Update: It was pointed to us that many media sites which cover news on poker and gambling were basing their reports on a story in Andhra Jyothy. The report, however, needs to be taken with a pinch of salt. It does not backs it up with an official source or statement. Rahul N Bhardwaj, COO of Junglee Games wrote in to MediaNama and said that they could not find any information on the ordinance. Meanwhile, we will update once we hear updates on the same.

Earlier: The Telangana government is considering classifying online poker and rummy as forms of betting and gambling, according to multiple media reports. The state government may amend the Telangana Gaming Act with an ordinance and is also looking to insert a definition for cyberspace in the act, reports CalvinAyre. People playing online poker and rummy could also incur criminal penalties and a fine of Rs 5,000 for the first offence and higher fines for subsequent offences, Asia Gaming Brief reported.

In 2015, the Supreme Court of India declared online rummy, poker and card games as games of skill, which are not illegal in the country. However, states are allowed to pass laws regulating betting and gambling and users from Assam and Orissa are not allowed to play online poker and rummy. The Assam Game and Betting Act, 1970, and the Orissa (Prevention of) Gambling Act, 1955 prohibits games with money stakes and also does not create an exception for games of skill.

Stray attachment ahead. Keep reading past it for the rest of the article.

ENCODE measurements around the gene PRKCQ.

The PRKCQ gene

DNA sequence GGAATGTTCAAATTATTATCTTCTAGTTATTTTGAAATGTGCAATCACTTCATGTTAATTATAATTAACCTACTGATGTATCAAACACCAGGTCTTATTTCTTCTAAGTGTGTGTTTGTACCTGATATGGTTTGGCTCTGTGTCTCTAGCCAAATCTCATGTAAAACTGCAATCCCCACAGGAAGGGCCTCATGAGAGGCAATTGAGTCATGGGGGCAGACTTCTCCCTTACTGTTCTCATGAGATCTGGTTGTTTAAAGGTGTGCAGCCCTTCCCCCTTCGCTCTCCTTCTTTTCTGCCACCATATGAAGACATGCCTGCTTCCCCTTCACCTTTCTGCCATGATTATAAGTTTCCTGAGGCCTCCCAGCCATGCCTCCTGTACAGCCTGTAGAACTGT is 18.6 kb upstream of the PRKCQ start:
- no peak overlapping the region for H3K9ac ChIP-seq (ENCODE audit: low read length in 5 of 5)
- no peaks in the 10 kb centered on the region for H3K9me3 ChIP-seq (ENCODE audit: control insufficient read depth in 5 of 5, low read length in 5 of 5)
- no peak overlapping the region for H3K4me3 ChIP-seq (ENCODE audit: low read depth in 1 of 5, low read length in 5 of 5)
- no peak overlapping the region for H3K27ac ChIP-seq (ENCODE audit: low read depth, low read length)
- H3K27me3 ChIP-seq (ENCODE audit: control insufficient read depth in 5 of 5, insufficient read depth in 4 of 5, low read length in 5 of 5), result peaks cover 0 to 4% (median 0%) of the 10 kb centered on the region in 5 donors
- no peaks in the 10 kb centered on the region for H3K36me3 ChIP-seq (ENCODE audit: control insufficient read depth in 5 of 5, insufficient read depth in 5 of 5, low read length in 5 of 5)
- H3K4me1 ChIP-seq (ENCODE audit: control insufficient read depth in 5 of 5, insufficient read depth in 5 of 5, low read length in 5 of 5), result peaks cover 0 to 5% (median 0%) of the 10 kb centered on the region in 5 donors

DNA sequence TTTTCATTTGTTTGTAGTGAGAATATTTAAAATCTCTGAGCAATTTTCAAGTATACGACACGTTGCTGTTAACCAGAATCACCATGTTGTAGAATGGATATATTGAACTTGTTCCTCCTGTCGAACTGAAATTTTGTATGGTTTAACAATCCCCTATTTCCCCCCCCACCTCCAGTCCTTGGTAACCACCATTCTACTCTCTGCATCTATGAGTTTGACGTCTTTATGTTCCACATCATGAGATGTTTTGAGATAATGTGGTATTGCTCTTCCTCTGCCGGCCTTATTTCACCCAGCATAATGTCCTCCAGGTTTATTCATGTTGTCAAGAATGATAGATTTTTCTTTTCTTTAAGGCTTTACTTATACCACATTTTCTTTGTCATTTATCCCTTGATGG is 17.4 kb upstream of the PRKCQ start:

Police restraining users from playing poker is a regular occurrence in the country. The situation is further confused by the fact that there’s no national law governing gambling and skill-based games.

If the Telangana ordinance is passed, it could affect the operations of Ace2Three, Octro, Adda52, Mango Games, Zynga, Miniclip and Zapak in the state.

The nascent online poker space is picking up pace in India and earlier this month, Canadian private equity investment group Clarivest led a $73.7 million round of investment in Hyderabad-based runs Ace2Three. In January, Adda52 launched a poker league called the Poker Sports League, in partnership with Amit Burman, CEO of Dabur Foods, with a Rs 3.36 crore prize money for the competition, with a total of 12 teams participating.

Read: The Caravan: How lobbyists are redeeming poker in the eyes of the law

Legalizing betting: Meanwhile, the Supreme Court of India is considering whether sports betting and gambling could be legalized in India. Currently, online betting and gambling is outlawed, and can attract a fine and imprisonment for individuals running a gambling establishment. However, the state of Sikkim has issued online gambling licences in 2010 but only over an intranet, blocking access from the rest of India. This was part of a number of public interest litigation as part of reforms in cricket and petitioners argued that the legalized betting and gambling in sports would curb match-fixing and generate revenue for the government.